Results: This systematic review search yielded 15 full text documents that met review requirements. Screw fixation was the most common treatment modality, and was included in 11 of the studies. Two additional studies were reviewed that utilized arthrodesis and two that utilized arthroscopic debridement as the sole treatment for chronic instability. Several different scoring systems were utilized by the included studies. The most common was the American Orthopaedic Foot and Ankle Society Ankle-Hindfoot Scale (AOFAS), which was used to evaluate 8 of the 15 studies included. Quality assessment of included studies was done by the total Newcastle Ottawa Scale. Utilizing this scale, the outcome described in each study was found to total 15 of 30 stars. The average Newcastle Ottawa Scale for each study was 1.8 stars out of a possible five stars. Meta-analysis of the pooled rates of success for screw fixation, arthrodesis and arthroscopic debridement were 87.9 percent, 79.4 percent, and 78.7 percent, respectively. The meta-regression indicated that gender, age, average follow-up, mean duration of symptoms and method of diagnosis did not significantly affect success rates after screw fixation.

Conclusions: The primary aim of this study was to collect and analyze the data on the treatment of chronic syndesmotic injuries. A meta-analysis was meant to help determine what the most effective treatment option is for these injuries based on the available literature. The results from this study demonstrate that screw fixation is a successful treatment method for chronic syndesmotic injuries with an 87.9 percent success rate. The two other treatment groups in this study, arthrodesis and arthroscopic debridement, also had good success rates of 79.4 and 78.7 percent, respectively, however there was little literature to support this.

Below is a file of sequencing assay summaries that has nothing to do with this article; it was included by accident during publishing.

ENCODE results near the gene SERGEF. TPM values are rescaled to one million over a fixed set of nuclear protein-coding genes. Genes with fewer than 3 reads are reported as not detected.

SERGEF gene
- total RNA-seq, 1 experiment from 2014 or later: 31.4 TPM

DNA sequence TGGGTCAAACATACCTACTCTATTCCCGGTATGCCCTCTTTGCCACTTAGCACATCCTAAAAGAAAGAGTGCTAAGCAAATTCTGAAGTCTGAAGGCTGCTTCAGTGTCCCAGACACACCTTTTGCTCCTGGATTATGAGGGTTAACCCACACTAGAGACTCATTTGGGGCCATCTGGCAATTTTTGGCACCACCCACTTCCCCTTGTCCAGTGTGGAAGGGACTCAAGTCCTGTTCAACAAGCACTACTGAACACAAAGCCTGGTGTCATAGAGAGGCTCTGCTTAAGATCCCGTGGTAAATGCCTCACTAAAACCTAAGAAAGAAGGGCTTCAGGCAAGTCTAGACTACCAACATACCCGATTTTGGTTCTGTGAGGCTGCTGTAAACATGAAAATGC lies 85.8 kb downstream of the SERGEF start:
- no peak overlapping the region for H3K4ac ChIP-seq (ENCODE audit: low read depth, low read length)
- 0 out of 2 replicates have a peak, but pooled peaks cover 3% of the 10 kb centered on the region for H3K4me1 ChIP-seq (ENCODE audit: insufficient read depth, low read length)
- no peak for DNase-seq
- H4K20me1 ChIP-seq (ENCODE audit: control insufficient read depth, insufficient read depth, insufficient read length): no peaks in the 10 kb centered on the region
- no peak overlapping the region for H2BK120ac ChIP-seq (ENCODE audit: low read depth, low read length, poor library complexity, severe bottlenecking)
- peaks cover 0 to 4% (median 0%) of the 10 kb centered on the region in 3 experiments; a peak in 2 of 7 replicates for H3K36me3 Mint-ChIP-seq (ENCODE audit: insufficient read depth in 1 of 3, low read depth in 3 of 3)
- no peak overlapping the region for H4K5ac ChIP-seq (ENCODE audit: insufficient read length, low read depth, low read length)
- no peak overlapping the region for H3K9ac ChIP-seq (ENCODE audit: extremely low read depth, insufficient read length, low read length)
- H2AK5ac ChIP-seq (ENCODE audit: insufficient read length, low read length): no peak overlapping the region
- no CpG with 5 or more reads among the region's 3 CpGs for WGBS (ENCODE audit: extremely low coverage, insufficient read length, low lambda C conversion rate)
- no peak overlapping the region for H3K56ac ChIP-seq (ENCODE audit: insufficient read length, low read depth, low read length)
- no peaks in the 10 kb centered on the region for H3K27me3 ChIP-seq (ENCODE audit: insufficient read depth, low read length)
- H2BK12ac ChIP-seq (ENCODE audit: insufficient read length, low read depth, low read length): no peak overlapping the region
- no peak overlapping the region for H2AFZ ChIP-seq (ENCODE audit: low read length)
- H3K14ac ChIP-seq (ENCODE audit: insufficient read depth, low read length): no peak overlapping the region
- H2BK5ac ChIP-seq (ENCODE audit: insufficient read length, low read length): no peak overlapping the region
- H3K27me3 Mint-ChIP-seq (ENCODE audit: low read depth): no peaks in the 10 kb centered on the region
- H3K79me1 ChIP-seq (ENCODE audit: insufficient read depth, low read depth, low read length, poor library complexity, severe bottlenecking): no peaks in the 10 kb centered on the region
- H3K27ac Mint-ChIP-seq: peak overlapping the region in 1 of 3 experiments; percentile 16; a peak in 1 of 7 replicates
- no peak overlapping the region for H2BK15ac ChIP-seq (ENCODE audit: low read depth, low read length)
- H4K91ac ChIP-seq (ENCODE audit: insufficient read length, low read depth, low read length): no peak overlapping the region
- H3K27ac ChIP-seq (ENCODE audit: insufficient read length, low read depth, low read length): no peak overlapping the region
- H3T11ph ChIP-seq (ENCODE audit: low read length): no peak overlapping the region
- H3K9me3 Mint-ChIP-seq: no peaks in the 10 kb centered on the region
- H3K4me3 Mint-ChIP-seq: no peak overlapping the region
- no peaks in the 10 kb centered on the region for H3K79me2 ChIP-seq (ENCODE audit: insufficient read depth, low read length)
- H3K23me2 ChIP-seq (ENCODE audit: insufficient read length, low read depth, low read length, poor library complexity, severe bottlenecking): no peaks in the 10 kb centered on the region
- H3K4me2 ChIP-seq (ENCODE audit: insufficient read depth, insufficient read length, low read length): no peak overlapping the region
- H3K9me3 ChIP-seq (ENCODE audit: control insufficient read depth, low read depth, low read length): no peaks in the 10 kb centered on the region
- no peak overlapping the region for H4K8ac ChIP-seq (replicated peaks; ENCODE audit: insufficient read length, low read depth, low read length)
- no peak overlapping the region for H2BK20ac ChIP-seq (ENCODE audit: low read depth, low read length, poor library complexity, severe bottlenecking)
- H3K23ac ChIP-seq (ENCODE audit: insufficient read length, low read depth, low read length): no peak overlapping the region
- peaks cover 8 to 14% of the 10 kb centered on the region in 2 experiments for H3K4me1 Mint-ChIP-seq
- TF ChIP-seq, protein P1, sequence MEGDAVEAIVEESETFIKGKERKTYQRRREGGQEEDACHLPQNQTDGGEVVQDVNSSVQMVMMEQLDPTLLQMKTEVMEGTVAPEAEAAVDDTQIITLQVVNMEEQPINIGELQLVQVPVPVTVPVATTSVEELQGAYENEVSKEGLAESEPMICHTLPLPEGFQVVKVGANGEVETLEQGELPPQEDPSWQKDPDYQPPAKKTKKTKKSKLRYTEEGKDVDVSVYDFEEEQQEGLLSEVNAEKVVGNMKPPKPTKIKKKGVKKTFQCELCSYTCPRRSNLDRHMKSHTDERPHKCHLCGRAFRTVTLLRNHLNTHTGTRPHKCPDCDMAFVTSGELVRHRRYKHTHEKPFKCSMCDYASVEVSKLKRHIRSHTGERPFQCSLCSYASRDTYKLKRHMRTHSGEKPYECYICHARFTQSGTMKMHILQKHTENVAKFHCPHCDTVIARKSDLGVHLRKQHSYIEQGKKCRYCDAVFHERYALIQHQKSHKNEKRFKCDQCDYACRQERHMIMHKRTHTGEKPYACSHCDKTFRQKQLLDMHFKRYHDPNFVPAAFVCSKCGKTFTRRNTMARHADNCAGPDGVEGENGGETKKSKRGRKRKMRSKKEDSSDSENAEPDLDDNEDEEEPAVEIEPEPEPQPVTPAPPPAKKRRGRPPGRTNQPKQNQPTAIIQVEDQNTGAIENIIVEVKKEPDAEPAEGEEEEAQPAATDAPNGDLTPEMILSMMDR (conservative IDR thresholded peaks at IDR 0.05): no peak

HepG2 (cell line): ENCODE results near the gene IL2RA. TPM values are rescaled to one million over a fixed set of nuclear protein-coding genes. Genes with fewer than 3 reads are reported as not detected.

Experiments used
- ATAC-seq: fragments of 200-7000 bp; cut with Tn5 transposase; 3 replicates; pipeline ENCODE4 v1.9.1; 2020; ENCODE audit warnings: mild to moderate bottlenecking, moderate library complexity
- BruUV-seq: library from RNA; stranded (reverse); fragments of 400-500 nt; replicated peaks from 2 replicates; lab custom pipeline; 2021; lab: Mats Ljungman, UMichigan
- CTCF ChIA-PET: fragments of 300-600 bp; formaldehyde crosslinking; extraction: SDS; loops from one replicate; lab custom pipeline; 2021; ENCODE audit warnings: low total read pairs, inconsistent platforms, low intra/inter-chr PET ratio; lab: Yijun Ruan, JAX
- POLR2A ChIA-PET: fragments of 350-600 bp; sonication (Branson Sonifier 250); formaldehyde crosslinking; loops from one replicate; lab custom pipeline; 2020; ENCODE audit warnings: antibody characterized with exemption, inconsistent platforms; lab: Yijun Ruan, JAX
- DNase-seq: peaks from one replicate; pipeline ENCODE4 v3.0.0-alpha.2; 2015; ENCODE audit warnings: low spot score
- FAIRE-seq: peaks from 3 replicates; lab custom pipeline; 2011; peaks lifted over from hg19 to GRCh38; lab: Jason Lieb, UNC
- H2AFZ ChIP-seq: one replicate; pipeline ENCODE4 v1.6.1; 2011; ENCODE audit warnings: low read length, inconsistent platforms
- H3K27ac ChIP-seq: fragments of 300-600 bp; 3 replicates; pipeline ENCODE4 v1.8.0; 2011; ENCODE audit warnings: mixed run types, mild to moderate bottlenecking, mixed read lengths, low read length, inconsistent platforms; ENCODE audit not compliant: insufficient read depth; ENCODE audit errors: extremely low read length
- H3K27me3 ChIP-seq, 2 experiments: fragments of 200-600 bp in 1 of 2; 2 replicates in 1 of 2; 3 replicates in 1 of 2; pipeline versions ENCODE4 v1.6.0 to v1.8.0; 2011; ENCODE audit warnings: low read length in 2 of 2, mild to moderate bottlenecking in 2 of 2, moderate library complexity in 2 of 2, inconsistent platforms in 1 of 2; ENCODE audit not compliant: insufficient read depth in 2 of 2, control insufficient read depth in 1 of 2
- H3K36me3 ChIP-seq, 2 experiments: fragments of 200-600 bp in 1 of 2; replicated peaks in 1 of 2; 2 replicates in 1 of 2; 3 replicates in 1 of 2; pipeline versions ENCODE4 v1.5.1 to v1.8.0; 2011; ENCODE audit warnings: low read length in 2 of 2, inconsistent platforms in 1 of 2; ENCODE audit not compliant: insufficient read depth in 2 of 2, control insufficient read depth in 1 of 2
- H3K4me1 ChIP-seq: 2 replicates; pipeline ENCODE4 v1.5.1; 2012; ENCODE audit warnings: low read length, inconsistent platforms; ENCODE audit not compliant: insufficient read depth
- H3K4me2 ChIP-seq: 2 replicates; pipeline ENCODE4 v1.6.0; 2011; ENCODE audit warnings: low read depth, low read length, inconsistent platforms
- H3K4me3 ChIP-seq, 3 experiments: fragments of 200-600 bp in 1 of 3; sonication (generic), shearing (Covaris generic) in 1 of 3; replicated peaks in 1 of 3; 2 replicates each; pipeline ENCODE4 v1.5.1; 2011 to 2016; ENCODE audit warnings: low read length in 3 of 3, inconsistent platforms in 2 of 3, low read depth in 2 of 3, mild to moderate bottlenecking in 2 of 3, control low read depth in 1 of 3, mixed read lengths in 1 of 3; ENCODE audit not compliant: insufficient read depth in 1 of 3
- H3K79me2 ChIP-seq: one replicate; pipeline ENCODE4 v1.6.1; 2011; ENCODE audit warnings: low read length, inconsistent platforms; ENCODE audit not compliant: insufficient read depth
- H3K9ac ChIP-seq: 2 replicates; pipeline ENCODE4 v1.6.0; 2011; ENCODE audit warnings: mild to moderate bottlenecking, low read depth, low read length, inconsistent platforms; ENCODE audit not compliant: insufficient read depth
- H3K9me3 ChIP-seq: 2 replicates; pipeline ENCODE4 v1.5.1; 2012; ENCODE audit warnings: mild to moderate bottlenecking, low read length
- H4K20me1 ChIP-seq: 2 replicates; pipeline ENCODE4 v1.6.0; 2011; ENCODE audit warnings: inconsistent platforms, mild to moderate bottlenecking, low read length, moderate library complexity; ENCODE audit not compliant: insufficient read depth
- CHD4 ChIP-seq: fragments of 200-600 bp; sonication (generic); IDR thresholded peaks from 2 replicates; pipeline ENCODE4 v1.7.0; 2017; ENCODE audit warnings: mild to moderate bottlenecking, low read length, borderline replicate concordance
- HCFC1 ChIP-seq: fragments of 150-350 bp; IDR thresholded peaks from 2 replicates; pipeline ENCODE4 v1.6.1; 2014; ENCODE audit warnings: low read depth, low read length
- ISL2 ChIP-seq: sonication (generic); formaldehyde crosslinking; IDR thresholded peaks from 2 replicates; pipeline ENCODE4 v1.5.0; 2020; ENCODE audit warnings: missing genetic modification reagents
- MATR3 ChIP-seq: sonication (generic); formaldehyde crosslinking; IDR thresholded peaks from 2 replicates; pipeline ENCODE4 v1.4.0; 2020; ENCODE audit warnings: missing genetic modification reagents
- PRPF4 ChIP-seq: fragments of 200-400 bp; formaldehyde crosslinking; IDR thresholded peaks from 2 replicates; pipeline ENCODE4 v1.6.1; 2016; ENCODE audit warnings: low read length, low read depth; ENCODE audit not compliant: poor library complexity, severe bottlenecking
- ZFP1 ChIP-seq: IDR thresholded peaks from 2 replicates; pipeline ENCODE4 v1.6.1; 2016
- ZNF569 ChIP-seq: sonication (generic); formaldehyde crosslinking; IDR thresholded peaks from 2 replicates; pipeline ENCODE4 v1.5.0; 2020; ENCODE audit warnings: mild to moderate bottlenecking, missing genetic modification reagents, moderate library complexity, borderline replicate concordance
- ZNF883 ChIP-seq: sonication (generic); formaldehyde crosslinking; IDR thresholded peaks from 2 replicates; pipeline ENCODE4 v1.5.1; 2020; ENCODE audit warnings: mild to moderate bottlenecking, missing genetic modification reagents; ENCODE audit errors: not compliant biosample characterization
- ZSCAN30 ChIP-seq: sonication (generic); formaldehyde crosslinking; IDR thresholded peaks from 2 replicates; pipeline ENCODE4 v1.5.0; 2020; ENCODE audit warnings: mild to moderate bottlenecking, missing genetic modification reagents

This meta-analysis and systematic review showed that several studies report successful outcomes after treatment of chronic syndesmotic injuries with screw fixation, arthrodesis and arthroscopic debridement. However there is a significant lack of literature to back up the surgical methods, and the invalidated analysis of success is unclear. Overall this study suggests that there are other factors that may be more important in determining treatment outcomes of chronic syndesmotic instability then the method of fixation. These factors include the extent of injury and other patient-related factors. This study was essentially not able to establish a gold standard of care as the current literature review did not have reproducible treatment outcomes that could be compared. Not only was there a lack of literature to back up differing surgical methods, but the outcomes for success were varied and analyzed by a non-validated tool.  When considering treatment methods for syndesmotic injuries, future research is warranted to identify when it is appropriate to utilize screw fixation alone, and when arthroscopic debridement and anatomical reconstruction is required. As per the authors, there is “a lack of homogeneity of the literature on the treatment of chronic syndesmotic injuries, no conclusions can be drawn and a gold standard remains to be established.”